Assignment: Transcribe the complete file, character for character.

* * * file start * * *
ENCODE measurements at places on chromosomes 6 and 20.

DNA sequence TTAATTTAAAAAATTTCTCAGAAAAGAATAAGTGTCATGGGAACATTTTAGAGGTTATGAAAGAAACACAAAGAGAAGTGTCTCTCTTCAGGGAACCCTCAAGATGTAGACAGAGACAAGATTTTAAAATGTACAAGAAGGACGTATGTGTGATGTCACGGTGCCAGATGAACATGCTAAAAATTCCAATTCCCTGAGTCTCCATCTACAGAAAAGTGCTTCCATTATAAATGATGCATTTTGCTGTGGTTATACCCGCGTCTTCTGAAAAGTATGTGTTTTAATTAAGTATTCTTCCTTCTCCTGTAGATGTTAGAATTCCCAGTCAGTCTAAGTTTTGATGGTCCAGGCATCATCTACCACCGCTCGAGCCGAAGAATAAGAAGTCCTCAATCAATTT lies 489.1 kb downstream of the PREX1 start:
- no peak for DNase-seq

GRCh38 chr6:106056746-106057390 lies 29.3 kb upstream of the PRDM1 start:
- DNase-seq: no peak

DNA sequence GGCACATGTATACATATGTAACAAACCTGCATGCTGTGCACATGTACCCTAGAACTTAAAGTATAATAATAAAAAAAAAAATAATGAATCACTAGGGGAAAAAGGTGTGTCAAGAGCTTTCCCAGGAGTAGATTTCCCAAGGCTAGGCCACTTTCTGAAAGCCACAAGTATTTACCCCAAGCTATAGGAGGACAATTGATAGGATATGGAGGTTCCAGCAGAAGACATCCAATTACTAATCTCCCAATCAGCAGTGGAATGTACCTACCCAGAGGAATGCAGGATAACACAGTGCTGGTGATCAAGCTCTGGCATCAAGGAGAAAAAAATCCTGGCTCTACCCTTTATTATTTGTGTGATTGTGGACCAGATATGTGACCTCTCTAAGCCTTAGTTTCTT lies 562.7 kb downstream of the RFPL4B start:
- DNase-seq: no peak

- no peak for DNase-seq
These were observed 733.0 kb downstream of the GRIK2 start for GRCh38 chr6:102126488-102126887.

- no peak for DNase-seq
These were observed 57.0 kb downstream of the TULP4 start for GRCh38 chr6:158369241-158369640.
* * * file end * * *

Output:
ENCODE measurements at places on chromosomes 6 and 20.

DNA sequence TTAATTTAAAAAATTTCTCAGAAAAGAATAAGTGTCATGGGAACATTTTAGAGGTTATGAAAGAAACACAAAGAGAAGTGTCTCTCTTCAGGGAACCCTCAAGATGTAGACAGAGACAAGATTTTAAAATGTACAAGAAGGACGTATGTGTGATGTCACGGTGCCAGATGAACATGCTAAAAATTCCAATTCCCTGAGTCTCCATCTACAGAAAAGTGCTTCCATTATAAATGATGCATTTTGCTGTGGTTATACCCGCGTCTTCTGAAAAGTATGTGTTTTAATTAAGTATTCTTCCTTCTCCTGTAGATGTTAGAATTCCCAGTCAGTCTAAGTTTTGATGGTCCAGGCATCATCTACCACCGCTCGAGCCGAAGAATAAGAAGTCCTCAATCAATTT lies 489.1 kb downstream of the PREX1 start:
- no peak for DNase-seq

GRCh38 chr6:106056746-106057390 lies 29.3 kb upstream of the PRDM1 start:
- DNase-seq: no peak

DNA sequence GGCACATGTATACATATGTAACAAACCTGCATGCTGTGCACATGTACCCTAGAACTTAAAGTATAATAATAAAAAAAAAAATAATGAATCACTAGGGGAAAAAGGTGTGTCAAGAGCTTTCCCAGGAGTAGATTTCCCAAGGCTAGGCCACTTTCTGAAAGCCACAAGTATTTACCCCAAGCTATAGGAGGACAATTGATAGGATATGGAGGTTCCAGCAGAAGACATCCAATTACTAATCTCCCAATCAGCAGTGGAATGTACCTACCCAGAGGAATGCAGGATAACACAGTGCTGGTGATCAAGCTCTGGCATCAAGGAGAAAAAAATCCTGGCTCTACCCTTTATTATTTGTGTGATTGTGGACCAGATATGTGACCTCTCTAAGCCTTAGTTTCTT lies 562.7 kb downstream of the RFPL4B start:
- DNase-seq: no peak

- no peak for DNase-seq
These were observed 733.0 kb downstream of the GRIK2 start for GRCh38 chr6:102126488-102126887.

- no peak for DNase-seq
These were observed 57.0 kb downstream of the TULP4 start for GRCh38 chr6:158369241-158369640.